Old School Bodybuilding Nutrition and Low Carb
Old School Bodybuilding Nutrition and Low Carb , 08-14-2011 02:47 AM


Advanced Low-Carber


Been recently reading a lot of the Weston A. Price foundation articles. I came across one by Randy Roach who incidentally has written 3 HUGE volumes on the history of bodybuilding with nutrition being one of the major themes. One thing he notes is that in the old days, bodybuilders ate things like whole raw milk and whole eggs (raw mostly) and steak. Then, as we all know the 70s came along and low fat kicked into high gear. He also notes the changes in bodybuilding that (not for the better) that came as a result of that.

While I was reading this (not the books, but his article which is an kind of like a preview into the book, although not quite), I remembered reading my former state governor Arnold Schwarzenegger's New Encyclopedia of Modern Bodybuilding in which the recommended diets had whole milk and whole eggs recommended. So I decided to reread the book and see the diets old Arnie recommended compared to current bodybuilding trends.

Interesting enough there seems to be conflicting information in the book. The book downplays saturated fat, but if you look at the muscle gain menu plan, it is loaded (relatively speaking) with saturated fat and IMO as someone who has at one point trained for a contest (got injured squatting 500 lbs) pretty low carb compared to what most "healthy" people eat nowadays.

Taken from pages 738-739

Level I
Breakfast
2 eggs
1/4 lb meat, fish or fowl
8 ounces whole milk
1 slice whole grain toast w/butter

Lunch
1/4 lb meat, fish, fowl, or cheese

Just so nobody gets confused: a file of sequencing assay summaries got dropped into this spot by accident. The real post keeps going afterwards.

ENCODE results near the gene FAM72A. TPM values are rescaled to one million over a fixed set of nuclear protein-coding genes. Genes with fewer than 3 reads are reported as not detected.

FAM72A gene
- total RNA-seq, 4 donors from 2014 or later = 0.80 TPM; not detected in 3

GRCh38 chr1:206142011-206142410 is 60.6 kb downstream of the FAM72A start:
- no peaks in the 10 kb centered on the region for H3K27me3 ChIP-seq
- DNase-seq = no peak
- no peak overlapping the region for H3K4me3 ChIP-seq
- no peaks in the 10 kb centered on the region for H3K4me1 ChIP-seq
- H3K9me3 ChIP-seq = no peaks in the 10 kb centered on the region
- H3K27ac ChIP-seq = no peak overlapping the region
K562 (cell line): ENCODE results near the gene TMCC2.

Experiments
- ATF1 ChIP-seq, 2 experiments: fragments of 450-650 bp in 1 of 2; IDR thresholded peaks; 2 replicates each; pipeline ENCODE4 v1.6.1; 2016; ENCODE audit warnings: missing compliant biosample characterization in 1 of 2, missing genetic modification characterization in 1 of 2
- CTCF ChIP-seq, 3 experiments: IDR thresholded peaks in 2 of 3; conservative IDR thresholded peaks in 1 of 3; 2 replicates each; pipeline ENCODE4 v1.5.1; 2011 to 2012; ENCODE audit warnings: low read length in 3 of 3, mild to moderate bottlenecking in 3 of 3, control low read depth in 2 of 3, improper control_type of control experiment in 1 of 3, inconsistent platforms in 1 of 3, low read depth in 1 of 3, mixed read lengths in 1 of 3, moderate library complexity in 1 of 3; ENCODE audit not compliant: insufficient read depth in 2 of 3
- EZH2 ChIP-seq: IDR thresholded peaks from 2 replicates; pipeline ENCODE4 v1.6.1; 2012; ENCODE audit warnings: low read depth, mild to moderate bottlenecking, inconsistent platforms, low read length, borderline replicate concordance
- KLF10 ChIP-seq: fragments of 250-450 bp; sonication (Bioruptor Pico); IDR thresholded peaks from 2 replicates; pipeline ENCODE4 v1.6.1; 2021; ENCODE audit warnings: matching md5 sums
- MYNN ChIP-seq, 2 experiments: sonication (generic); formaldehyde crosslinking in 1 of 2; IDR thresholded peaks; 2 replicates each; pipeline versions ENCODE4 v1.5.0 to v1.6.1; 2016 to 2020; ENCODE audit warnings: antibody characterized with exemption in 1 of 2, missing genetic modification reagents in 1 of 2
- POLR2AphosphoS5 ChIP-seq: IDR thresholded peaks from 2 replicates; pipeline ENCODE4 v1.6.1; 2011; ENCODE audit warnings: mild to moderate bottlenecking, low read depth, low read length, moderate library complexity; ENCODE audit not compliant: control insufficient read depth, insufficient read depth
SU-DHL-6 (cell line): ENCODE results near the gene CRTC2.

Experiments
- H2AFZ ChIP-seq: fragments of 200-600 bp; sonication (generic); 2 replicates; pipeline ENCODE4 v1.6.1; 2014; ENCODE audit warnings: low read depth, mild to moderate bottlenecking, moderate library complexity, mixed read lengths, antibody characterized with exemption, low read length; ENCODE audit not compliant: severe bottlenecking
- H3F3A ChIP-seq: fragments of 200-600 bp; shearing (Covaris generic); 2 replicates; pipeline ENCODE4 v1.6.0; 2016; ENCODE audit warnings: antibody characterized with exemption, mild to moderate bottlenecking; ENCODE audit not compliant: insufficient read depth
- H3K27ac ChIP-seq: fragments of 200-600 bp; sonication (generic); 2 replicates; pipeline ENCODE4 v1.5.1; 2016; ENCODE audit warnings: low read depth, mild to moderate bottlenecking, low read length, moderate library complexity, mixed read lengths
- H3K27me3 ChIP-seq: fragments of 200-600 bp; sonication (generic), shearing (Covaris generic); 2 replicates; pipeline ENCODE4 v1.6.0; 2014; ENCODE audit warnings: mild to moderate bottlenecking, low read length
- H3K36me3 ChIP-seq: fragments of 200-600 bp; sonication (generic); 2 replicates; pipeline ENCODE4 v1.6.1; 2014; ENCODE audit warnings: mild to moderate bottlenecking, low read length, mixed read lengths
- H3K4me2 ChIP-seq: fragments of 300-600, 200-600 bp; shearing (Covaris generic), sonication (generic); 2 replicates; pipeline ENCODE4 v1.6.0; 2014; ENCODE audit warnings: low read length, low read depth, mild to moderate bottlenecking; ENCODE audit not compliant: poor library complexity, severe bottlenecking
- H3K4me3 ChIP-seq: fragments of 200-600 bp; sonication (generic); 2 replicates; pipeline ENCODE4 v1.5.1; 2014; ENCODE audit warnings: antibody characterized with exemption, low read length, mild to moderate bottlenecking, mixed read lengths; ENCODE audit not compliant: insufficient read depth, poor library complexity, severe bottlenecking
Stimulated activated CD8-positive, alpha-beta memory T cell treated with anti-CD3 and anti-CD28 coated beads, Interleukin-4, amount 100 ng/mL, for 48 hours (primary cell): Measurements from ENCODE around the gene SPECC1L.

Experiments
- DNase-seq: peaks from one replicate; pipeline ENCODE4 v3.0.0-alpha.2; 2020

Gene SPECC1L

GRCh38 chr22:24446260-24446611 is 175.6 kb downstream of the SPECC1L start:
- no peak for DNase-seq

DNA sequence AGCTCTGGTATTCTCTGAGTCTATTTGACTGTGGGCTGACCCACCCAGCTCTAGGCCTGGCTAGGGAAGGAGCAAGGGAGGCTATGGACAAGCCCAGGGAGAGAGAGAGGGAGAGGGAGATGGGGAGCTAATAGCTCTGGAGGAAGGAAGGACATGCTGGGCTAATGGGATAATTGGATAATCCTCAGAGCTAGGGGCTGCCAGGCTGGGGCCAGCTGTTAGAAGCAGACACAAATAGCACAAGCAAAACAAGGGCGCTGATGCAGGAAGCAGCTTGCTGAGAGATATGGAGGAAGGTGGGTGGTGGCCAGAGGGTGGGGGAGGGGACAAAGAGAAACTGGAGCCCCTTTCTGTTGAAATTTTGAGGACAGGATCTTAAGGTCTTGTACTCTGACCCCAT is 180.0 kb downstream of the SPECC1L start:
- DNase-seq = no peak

1 or 2 slices whole grain-bread
8 ounces whole milk or fresh juice

Dinner
1/2 lb meat, fish or fowl
Baked potato w/butter or sour cream
Large raw salad
8 ounces whole milk

Level II
Breakfast
3 eggs
1/4 lb meat, fish, fowl, or cheese
8 ounces whole milk
1 or 2 slices whole grain toast w/butter

Lunch
1/2 lb meat, fish, fowl, or cheese (or any combination)
2 slices whole-grain bread w/butter or mayonaise
8 ounces whole milk
1 piece fresh fruit

Dinner
1/2 lb meat, fish, fowl, or cheese (or any combination)
baked or boiled white or sweet potato
Large raw salad

Level III

Breakfast
4 eggs
8 ounces whole milk
1 or 2 slices whole-grain bread w/butter
1 piece fresh fruit

You may substitute hot oatmeal, bran cereal, or other cooked cereal for the fruit and bread, but sweeten only w/fructose. Use half-and-half or cream if higher caloric intake is desired

Lunch
1/2 lb meat, fish, fowl, or cheese
1 or 2 slices whole-grain bread w/butter or mayonnaise
8 to 16 ounces whole milk
1 piece fresh fruit (w/cottage cheese if desired)

Dinner
1/2 to 1 lb meat, fish, fowl, or cheese (or any combination)
Baked or stemmed potato, or baked or boiled beans
Lightly steamed fresh vegetable
Large raw salad
1 piece fresh fruit
8 ounces whole milk

Now clearly this is more carbohydrate intake than anyone on here will or should do. But I thought it was interesting that only in the section on muscle building did Arnold pretty much say let it fly for meats and cheeses and to only cut the fat for a contest. He also says for a contest, he would cut carbs to drop fat. He noted that he would try to avoid ketosis, but he did cut carbs.

He further notes that he thought egg whites were basically a waste of time and said to use the whole egg. Actually in the "Losing Fat" section, he specifically notes that "egg whites are lower in calories, but whole eggs have more protein and are much more nutritious" (745). Also, while the book notes to use "lean protein" it does note that "the following protein sources tend to be higher in fat, but are a good nutritious source of amino acids" (page 745). Which are:

Beef. He does advise on cuts w/a higher protein to fat ratio over a higher fat to protein ratio, but even his example is high according to conventional wisdom as the number given is 24g protein to 13g fat.
Pork. Lean cuts only; avoid pork foods like sausage and bacon.
Lamb. Lamb chops are higher in fat than pork chops.